April 18 is the International Day for Monuments and Sites, more commonly known as World Heritage Day. According to the information on the official website World Heritage is the shared wealth of humankind. Protecting and preserving this valuable asset valuable asset demands the collective efforts of the international community.
Conservation of India’s millenia old cultural and architectural heritage will be the focus of the third Pupul Jayakar Memorial Lecture organised by the Indian National Trust for Art and Cultural Heritage (INTACH) here Monday on World Heritage Day.
This year’s lecture will try to throw new light on heritage conservation in India in context of the changing nature of preserving heritage in an era when it has to be commercially viable as well. Heritage expert Deepak Nayyar, a professor of economics, will deliver the lecture on ‘Rethinking Heritage and Restoration, Discovering a Small Inheritance’.
The conflict often resonates in the historic national capital, a classic example of a metropolis where history rubs shoulders with the present, both in its built landscape and its living cultures.
Conserving the metropolis’ rich archaeological treasure is a challenge, says a senior archaeologist and conservationist who has been associated with the Archaeological Survey of India (ASI), which protects 172 monuments in the capital.
The Indian government in 2010 had passed a Ancient Monumnents and Archaeological Sites and Remains (Amendment and Validation) Bill to amend an earlier law.
Under the new law, any construction – whether private or government – within 100 meters of a protected monument is punishable if it is done without the clearance of the ASI.
It says that if a resident lives within 100 metres of any centrally-protected heritage structure without permission, under the new law, he can be jailed for two years or be forced to pay Rs.100,000 as penalty. Only basic repairs can be carried out in such houses.
A conservation expert said the law has ‘led to a virtual citizens’ unrest in several areas of Delhi where residential neighbourhoods have sprung up within 100 metres’.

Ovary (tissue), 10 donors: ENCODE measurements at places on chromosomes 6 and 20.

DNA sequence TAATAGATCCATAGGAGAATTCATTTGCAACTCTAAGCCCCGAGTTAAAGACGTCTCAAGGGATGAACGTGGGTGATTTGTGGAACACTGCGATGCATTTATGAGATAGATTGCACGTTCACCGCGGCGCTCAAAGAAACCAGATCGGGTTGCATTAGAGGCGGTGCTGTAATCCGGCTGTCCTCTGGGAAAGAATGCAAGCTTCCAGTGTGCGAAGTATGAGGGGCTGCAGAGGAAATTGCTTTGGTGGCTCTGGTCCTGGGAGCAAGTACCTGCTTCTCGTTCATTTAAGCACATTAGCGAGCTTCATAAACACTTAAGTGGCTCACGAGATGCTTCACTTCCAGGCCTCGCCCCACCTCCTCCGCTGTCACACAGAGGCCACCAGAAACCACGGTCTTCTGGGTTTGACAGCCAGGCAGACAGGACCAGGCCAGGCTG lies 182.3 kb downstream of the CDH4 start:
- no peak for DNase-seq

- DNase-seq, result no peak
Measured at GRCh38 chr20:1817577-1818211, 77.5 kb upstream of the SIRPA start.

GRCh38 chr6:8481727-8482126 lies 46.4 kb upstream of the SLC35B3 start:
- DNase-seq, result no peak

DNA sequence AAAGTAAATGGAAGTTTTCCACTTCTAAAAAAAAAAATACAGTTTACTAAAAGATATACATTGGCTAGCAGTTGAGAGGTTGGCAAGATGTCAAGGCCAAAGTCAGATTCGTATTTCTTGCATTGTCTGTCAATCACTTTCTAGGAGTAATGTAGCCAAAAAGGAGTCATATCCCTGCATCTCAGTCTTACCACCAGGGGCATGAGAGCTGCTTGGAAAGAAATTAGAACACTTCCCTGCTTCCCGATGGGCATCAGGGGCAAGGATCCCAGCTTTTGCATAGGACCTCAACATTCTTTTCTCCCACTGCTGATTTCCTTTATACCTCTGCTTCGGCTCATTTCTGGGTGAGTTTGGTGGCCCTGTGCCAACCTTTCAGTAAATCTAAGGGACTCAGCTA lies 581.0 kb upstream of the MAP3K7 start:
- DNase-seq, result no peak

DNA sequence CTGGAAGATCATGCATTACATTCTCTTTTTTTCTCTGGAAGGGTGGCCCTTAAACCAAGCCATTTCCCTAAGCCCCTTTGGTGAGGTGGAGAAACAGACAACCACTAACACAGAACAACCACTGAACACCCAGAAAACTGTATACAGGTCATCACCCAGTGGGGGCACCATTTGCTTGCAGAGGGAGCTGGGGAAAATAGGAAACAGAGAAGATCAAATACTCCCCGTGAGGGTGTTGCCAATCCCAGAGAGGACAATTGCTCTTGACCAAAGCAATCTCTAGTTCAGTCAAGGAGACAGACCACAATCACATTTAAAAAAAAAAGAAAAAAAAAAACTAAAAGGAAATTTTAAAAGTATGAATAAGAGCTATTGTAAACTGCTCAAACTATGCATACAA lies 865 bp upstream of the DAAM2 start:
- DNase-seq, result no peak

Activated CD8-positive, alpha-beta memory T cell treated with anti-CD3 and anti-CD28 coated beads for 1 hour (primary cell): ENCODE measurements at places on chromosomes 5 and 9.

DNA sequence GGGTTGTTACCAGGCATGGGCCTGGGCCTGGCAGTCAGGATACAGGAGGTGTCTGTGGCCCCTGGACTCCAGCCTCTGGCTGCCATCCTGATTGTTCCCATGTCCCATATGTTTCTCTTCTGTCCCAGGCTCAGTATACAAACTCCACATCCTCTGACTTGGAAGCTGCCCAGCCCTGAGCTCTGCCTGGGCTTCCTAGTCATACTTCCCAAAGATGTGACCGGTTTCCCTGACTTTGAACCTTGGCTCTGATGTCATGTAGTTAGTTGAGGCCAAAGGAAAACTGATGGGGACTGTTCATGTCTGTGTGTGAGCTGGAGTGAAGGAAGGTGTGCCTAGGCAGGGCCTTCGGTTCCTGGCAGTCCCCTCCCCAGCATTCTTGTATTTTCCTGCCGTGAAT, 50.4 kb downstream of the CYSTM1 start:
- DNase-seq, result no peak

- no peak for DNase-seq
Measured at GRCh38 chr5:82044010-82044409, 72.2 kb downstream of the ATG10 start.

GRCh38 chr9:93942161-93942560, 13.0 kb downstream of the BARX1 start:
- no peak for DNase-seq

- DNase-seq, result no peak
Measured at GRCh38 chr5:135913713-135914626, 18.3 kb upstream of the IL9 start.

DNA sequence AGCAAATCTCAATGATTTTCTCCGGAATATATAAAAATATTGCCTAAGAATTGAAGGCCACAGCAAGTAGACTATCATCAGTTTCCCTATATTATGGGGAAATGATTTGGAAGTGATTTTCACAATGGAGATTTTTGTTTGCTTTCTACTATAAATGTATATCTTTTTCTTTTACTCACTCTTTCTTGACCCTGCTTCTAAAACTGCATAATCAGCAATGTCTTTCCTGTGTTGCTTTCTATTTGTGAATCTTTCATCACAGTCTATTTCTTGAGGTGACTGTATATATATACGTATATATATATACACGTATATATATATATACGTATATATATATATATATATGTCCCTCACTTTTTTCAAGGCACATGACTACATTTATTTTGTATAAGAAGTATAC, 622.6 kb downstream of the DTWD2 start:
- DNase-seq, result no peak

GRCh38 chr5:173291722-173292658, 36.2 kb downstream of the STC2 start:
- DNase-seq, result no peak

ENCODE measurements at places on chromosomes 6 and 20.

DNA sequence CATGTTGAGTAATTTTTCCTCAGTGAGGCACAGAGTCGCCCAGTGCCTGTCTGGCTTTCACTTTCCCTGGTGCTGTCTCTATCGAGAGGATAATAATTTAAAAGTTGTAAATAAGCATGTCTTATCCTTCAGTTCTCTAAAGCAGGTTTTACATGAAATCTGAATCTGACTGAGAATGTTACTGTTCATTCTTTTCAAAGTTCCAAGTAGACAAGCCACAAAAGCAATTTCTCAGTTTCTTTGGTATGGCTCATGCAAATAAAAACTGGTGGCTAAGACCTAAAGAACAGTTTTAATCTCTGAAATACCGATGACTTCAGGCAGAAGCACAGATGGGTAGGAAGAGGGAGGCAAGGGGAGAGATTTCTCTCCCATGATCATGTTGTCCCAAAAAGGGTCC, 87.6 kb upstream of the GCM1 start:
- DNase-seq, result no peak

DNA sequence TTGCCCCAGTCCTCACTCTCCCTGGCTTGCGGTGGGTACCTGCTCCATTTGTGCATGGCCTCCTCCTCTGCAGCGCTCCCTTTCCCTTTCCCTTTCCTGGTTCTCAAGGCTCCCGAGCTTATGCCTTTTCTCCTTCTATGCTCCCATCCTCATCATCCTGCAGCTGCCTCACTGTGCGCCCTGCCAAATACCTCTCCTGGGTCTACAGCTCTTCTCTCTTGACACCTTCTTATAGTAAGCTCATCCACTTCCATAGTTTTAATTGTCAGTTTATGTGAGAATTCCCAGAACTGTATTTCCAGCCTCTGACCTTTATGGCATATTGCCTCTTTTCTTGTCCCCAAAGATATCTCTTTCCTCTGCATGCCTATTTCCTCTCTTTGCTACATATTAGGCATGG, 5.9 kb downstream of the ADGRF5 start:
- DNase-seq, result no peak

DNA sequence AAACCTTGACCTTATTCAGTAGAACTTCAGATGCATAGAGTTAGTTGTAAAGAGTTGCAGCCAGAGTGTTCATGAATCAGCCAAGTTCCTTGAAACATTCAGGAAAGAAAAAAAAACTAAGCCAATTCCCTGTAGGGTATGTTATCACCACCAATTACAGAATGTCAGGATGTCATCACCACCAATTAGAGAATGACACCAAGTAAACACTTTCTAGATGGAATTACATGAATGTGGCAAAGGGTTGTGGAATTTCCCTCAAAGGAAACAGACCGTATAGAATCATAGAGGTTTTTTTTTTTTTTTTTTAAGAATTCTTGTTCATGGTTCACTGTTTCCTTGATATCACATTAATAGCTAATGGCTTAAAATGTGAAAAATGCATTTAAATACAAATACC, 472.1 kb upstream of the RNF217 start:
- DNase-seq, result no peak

Residents who have been living in these localities for years find it a hindrance to ‘their daily livelihood’.
The ASI has been trying to find a way to ’sort out the impasse and misgivings by inviting community participation of conservation of heritage and by raising awareness’, a spokesperson said.
The INTACH, formed in 1984 as a non-profit national heritage conservation platform, has been playing a crucial role in building awareness about heritage at the micro-level with projects, seminars, lectures and exhibitions.
An exhibition, ‘Delhi: A Living Heritage’, supported by INTACH, had tried to link the capital’s cultural heritage with its built heritage in 2010 by collating data from INTACH’s Delhi archives. It showed the city’s evolution as a capital from 1450 BC till date – assimilating various cultures for the last 2,500 years.
The capital has been known to have been continuously inhabited since the second millenium BC. It is widely believed to be the site of Indraprashtha – the legendary capital of the Pandavas during Mahabharata.
Delhi became a major political, cultural and commercial city along the trade routes between northwest India and the Gangetic plains after the rise of the Delhi Sultanate. In 1639, Mughal emperor Shah Jahan built the walled city of Delhi which served as the capital from 1649 to 1853.
During the British rule, the capital shifted to Kolkata for nearly 200 years, till King George V restored Delhi to its former glory as the capital city in 1911. The city of New Delhi was built in the 1920s.